The morning trek was amazing and in the last few hours, we were allocated free time at the camp. We attempted to swim across the fast-flowing rapids of the river to grasp onto something on the other side before being dragged downstream, we all failed with only the guides being able to swim with success to the other side. Plenty of practice, I guess.





My free time back at the camp came with some beautiful lovely experiences, I was blessed to come across a beautiful blue butterfly that for reasons unknown to me, stayed with me for over an hour, flying around and returning to rest on me.





When asking the guide why this was, he tells me it is a good sign, a butterfly staying with you for a lengthy amount of time will bring you luck, and we could never say no to a little luck hey.








When the time came to return back to the village, this trek was surely the easiest journey, we collected our packs, double bagged them in waterproof sacks, all thrown onto the tube rafts waiting. With that, we were off down the river riding the rapids, taking in the beauty of the jungle and the small villages along the way. The relief it must be for these brilliant, dedicated guides to be returning us all to the safety of the village, all happy, and all unscathed.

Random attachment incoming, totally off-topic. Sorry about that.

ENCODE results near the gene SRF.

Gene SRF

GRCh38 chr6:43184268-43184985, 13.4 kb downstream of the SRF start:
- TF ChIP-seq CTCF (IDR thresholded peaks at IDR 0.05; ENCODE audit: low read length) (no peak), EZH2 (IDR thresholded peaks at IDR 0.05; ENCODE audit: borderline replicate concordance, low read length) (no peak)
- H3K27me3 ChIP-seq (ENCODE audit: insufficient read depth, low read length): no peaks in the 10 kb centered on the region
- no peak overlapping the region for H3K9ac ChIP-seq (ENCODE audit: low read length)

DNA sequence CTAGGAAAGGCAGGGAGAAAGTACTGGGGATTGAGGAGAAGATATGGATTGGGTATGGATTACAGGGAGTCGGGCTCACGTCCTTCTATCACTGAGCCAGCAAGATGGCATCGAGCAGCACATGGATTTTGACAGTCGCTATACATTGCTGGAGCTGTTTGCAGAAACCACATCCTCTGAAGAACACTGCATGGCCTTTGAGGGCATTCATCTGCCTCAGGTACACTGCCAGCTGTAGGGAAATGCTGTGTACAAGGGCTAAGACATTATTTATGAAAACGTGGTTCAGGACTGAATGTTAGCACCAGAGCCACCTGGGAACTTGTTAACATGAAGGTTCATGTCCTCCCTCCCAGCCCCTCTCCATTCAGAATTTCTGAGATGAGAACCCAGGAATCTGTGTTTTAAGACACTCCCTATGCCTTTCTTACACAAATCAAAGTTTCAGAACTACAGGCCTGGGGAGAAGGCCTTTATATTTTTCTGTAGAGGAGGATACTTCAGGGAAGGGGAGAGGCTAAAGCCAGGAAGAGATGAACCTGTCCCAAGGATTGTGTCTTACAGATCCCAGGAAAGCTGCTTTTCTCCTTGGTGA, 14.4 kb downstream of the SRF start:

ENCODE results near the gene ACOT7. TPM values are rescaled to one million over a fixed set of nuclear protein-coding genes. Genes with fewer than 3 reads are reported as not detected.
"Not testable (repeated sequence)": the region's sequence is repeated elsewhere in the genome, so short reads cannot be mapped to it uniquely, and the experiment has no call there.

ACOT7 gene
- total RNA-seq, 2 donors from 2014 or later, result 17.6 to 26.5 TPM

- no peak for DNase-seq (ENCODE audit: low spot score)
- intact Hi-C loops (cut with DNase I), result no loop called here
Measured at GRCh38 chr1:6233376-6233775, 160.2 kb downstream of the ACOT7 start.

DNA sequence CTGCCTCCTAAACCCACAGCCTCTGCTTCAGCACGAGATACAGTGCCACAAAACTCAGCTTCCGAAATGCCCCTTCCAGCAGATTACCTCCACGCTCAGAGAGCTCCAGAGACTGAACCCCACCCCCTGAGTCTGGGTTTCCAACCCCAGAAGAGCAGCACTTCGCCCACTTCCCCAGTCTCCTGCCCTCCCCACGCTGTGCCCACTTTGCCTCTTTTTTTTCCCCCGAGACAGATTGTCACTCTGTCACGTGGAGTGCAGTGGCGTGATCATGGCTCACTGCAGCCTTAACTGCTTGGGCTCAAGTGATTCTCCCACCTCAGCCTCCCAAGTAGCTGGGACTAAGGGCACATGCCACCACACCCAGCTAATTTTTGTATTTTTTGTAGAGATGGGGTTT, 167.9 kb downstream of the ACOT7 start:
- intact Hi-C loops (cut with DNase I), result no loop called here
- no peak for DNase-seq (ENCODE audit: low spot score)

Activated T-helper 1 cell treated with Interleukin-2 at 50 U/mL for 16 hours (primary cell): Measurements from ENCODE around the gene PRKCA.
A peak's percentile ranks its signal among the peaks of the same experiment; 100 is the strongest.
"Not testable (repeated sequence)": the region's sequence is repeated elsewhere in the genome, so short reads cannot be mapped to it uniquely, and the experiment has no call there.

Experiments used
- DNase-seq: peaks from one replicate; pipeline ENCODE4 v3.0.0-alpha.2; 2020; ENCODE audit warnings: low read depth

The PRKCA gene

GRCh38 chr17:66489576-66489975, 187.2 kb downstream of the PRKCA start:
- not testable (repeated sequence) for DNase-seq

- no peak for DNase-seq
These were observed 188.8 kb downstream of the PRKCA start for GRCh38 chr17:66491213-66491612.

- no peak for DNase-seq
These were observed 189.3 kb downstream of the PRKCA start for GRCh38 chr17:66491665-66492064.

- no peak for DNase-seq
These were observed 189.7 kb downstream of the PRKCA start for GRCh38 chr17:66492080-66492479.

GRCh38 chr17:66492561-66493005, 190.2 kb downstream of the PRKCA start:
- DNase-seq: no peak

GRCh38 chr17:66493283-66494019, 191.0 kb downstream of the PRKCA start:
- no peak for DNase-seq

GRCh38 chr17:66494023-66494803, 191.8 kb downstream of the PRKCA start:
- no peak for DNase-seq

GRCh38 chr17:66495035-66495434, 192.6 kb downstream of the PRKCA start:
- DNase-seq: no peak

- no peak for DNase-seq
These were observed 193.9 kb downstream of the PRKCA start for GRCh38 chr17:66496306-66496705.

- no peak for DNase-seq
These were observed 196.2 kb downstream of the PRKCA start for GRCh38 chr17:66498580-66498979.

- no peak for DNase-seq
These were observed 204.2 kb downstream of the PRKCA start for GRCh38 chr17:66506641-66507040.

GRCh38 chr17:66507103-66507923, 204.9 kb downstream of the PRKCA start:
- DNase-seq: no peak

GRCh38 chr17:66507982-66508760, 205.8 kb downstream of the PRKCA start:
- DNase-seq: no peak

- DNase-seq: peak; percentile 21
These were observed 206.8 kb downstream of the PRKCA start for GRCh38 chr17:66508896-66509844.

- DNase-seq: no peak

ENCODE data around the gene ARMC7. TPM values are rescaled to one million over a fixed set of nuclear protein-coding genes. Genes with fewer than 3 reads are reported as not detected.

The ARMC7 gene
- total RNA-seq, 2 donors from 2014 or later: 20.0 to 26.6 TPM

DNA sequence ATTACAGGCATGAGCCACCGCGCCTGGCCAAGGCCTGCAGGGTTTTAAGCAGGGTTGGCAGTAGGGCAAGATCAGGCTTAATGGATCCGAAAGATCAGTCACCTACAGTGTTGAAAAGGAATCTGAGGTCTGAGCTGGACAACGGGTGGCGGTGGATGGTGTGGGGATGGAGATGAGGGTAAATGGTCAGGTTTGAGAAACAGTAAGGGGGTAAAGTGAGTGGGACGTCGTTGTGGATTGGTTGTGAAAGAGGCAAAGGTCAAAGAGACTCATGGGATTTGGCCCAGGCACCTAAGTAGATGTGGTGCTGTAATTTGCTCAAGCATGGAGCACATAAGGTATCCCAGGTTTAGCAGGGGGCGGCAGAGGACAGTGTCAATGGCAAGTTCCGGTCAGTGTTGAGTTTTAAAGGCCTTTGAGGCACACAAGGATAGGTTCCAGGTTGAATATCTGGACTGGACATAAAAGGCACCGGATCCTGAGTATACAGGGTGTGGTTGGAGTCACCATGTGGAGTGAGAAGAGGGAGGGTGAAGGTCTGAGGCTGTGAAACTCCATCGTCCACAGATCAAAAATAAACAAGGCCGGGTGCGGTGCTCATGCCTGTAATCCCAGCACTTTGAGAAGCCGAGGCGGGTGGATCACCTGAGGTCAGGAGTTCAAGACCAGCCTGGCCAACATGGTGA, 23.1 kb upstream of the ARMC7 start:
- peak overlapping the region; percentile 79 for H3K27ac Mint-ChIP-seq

To sum up briefly, this remarkable Sumatran jungle adventure. I loved every moment and highly recommend it to anyone loving nature, the outdoors, and anything with a little adventure.

The trek was by no means easy, but do-able for anyone with a little fitness, agility and determination. With a total 11 km trek through the jungle, the last 3 km down the vertical drop was the most tedious and dangerous. As mentioned, good hiking pants are a must, as is hydration. Personally, I don't suggest anti-Malaria tablets a week before arriving as I did, but instead, a week of following a strict routine of Gin and tonic to ward off the mozzies is a much more pleasant experience

A big recommendation to Eco Travel and the amazing guides Antony and Hendra who had absolutely everything covered for us to enjoy the most memorable days in the Sumatran jungle.




So take the plunge, leave the comfort zone and take life by the reigns.





{A}nyone in a state of seeking can never be happy,

only those who are constantly finding and fulfilled.


Finding is not something that happens to us ...

... it is something we do.



Allan Cohen